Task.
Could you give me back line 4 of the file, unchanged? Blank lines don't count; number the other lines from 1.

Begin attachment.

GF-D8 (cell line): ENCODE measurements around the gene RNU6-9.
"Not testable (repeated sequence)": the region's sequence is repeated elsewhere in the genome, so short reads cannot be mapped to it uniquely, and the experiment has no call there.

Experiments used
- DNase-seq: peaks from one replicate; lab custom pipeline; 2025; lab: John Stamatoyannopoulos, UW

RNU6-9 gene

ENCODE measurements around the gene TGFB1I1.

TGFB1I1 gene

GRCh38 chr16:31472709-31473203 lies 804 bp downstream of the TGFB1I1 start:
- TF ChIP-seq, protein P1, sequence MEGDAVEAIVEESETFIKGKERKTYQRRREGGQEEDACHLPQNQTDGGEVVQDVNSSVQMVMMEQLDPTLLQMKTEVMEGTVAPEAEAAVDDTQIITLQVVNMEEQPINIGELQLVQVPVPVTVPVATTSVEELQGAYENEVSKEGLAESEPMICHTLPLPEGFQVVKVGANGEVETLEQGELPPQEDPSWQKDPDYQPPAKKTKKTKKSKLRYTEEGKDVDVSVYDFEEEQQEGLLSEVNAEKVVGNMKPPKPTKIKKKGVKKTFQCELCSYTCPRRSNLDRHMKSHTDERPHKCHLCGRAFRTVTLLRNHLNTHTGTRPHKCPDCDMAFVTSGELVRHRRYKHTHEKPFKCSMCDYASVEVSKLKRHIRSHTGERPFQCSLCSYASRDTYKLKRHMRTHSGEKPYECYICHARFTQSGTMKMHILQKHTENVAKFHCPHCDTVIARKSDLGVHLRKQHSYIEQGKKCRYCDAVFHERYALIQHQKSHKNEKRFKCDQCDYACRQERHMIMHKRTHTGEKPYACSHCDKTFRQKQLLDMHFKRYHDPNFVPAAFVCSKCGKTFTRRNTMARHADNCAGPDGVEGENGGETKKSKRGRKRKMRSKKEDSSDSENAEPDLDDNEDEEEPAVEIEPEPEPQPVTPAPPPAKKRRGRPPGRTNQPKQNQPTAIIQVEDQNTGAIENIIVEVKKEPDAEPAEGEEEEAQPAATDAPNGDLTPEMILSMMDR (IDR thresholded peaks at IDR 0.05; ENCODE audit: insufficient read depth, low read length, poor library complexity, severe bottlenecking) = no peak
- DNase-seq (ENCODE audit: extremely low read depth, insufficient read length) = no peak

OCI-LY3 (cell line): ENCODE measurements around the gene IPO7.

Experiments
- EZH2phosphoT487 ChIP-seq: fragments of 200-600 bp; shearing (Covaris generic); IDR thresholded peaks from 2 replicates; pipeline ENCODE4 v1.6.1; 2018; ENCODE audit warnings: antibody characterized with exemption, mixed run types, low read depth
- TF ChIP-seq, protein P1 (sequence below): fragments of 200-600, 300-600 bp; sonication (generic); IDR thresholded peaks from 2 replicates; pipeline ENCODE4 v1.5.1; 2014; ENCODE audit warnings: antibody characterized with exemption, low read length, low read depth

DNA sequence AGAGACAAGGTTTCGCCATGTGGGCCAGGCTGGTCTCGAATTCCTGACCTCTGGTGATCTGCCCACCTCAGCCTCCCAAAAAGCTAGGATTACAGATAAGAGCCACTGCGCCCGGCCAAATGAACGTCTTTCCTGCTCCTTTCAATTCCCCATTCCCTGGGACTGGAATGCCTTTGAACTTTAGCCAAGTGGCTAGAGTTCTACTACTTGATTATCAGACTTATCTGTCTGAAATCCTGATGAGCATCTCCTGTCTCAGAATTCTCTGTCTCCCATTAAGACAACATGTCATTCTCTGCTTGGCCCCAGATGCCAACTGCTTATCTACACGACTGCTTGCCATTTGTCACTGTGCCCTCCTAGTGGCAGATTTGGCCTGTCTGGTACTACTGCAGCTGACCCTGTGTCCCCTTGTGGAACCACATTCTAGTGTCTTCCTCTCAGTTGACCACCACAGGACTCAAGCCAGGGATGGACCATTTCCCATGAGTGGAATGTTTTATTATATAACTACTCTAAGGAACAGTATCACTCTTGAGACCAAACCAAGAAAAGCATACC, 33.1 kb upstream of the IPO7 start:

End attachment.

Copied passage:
- DNase-seq: peaks from one replicate; lab custom pipeline; 2025; lab: John Stamatoyannopoulos, UW